Most importantly, create triggers to constantly re-evaluate how technology is aligned with your organizational goals and how it is impacting your employee experience. Take action on lessons learned and communicate the impact of changes made to others so that your HR technology system is considered legitimate and positive to your workforce.

It Takes a Village

Don’t fall victim to the tendency to put off what you could do today until tomorrow. In addition to rallying the support of senior management and employees, look to your technology vendor to help you make a case for change.

Ask your vendor partners if they have case studies, blogs, e-books or other content that provide tips on how to make a business case, as well as specific ideas on which KPIs might be the most effective in demonstrating the financial impact of a potential change. If it’s important for your vendor to partner with you in discussions with your management team, make that request.

Daunting as new technology adoption may seem, know that you and your HR team don’t have to go it alone. Even when your existing system isn’t necessarily broken, fight the inertia of not wanting to bother with change, or not considering the exponential impact that additional efficiency may have on the employee experience.

Is Your HR Software Hurting Your Employee Experience?

Human resources technology is in a unique position to not only provide employers with employee experience data, but to also influence the quality of the employee experience, itself. For years software applications have allowed HR departments to more efficiently manage the administrative tasks associated with people management, but now through next generation interfaces, applications are enabling employee self-service in new and exciting ways, too.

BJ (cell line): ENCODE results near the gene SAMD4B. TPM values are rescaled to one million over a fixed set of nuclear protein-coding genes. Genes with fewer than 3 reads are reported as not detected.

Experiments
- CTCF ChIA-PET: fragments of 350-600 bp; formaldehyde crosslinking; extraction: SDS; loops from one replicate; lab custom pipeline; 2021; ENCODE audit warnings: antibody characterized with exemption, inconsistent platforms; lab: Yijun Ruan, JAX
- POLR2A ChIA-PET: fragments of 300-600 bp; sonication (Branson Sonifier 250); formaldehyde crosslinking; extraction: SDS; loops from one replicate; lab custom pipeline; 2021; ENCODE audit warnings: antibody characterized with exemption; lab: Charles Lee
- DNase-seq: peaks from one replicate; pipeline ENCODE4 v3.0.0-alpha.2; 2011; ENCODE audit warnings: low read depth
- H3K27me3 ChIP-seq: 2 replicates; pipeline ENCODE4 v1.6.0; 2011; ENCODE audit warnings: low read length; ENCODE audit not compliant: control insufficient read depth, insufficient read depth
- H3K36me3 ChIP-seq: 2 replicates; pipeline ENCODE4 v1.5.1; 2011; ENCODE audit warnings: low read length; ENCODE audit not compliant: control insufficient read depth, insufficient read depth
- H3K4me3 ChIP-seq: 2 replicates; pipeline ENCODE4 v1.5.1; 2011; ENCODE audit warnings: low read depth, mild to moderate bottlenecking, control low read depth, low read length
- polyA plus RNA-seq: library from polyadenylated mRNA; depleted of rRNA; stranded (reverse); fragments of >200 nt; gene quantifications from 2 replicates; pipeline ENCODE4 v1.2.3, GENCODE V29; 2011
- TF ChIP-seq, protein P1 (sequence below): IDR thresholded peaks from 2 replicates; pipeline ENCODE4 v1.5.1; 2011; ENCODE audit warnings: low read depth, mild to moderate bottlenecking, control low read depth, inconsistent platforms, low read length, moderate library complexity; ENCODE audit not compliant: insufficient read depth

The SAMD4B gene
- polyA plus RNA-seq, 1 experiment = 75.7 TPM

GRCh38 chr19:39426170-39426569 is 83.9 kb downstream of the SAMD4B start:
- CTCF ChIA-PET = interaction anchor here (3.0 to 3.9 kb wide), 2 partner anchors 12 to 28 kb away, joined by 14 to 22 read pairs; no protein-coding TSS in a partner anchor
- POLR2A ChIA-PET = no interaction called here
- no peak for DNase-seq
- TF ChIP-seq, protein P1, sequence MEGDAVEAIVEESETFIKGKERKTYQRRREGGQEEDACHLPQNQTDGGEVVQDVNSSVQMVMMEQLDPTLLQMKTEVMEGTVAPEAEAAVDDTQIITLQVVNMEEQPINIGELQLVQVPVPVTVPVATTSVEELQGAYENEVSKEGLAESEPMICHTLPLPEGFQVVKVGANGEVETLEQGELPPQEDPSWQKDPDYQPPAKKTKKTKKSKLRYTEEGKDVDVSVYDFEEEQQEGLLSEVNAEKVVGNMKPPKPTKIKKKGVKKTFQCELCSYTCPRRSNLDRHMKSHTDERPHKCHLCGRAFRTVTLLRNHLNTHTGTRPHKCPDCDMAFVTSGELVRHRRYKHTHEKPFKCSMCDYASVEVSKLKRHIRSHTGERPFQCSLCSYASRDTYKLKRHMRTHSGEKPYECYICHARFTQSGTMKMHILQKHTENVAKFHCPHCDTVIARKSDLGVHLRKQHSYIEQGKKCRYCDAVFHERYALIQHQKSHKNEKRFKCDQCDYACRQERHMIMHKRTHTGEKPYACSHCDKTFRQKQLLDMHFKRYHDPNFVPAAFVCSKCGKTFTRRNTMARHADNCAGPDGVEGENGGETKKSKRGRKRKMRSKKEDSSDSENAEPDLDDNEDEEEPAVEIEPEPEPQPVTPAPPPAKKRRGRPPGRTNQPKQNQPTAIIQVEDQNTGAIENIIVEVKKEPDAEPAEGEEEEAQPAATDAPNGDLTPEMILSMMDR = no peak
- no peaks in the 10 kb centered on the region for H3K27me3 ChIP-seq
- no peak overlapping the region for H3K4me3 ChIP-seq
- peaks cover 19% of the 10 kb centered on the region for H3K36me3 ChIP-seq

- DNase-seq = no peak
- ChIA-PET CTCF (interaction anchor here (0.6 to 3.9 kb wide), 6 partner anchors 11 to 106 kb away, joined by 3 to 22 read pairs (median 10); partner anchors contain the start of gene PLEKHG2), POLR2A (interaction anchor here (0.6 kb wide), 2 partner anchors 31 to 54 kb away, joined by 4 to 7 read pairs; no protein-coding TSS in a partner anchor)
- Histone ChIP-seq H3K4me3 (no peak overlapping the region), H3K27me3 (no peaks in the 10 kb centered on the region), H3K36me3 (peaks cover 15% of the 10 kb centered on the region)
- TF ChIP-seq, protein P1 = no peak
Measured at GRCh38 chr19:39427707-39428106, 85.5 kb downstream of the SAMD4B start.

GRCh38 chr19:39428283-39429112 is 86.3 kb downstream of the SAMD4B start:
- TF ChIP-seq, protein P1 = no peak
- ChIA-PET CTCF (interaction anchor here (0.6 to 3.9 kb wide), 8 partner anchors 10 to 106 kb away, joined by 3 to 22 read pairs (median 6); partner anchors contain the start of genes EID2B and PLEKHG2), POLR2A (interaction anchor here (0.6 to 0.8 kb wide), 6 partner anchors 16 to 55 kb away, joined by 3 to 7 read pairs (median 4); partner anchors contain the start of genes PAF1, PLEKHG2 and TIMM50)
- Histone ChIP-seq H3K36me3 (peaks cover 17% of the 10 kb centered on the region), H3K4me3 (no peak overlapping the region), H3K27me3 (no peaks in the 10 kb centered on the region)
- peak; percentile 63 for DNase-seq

From automatic prompts for new hires to schedule mentoring luncheons to instant access to an interactive, virtual organization chart, modern talent wants information on the go and on demand. But, despite the increasingly innovative ways in which automation can empower both employees and HR to process data, there should still always be a place for “actual human” engagement between applicants, employees, HR and management.

With so many options available in the HR tech space, and numerous factors impacting a successful vendor selection outcome, it’s no surprise that HR software often turns into a love-hate relationship with employers. The key to whether you have the most suitable HR software in place certainly depends on the degree to which it aligns with your people strategy, but also its ability to turn stored HR data into impactful workforce insights.

In this blog, we’ll discuss the following HR technology considerations for evaluating whether an application will have a positive impact on your organization’s overall employee experience.

  • Product implementation
  • Support and training
  • Integration vs. all-in-one
  • Employee self-service
  • Communication
  • Reporting and predictive insights

Product Implementation